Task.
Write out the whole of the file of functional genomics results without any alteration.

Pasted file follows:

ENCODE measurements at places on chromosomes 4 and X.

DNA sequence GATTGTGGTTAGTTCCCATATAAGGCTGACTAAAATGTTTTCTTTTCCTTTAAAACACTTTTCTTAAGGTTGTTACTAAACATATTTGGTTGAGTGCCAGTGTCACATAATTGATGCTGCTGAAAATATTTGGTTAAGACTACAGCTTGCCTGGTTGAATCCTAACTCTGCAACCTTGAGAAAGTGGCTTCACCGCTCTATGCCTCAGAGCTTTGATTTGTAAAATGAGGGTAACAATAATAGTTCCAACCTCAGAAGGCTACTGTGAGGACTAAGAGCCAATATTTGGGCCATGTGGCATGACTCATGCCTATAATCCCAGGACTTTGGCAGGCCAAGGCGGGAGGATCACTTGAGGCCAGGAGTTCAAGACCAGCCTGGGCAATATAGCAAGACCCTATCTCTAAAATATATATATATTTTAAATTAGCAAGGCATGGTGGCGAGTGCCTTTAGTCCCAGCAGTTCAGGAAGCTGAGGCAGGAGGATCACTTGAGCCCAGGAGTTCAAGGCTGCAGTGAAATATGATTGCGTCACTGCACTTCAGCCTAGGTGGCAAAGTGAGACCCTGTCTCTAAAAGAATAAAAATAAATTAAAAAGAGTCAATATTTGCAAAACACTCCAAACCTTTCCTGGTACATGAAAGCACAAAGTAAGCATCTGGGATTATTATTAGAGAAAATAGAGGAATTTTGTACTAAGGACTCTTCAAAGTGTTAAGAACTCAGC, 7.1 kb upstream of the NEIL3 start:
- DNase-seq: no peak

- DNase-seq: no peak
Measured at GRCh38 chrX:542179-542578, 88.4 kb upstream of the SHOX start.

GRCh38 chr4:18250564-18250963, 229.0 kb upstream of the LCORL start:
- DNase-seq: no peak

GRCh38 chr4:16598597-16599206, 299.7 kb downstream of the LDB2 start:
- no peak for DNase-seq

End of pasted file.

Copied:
ENCODE measurements at places on chromosomes 4 and X.

DNA sequence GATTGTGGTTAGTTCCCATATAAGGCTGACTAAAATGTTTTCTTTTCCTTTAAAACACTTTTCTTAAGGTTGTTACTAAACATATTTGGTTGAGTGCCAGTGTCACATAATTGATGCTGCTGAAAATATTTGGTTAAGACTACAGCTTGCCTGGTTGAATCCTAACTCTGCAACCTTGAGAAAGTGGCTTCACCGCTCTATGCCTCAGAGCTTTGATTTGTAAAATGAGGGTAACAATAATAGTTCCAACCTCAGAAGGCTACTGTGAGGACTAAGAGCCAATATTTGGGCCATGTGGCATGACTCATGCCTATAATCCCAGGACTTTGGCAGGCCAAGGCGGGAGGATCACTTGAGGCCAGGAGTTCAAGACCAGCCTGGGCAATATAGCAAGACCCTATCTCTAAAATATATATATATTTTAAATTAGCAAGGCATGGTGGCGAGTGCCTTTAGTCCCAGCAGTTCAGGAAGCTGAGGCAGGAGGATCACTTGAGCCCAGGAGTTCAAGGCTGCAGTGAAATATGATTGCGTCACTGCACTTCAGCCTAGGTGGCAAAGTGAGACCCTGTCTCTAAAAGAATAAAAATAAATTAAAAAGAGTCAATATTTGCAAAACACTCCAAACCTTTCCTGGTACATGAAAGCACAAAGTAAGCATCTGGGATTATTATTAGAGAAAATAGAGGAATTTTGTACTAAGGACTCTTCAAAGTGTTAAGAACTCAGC, 7.1 kb upstream of the NEIL3 start:
- DNase-seq: no peak

- DNase-seq: no peak
Measured at GRCh38 chrX:542179-542578, 88.4 kb upstream of the SHOX start.

GRCh38 chr4:18250564-18250963, 229.0 kb upstream of the LCORL start:
- DNase-seq: no peak

GRCh38 chr4:16598597-16599206, 299.7 kb downstream of the LDB2 start:
- no peak for DNase-seq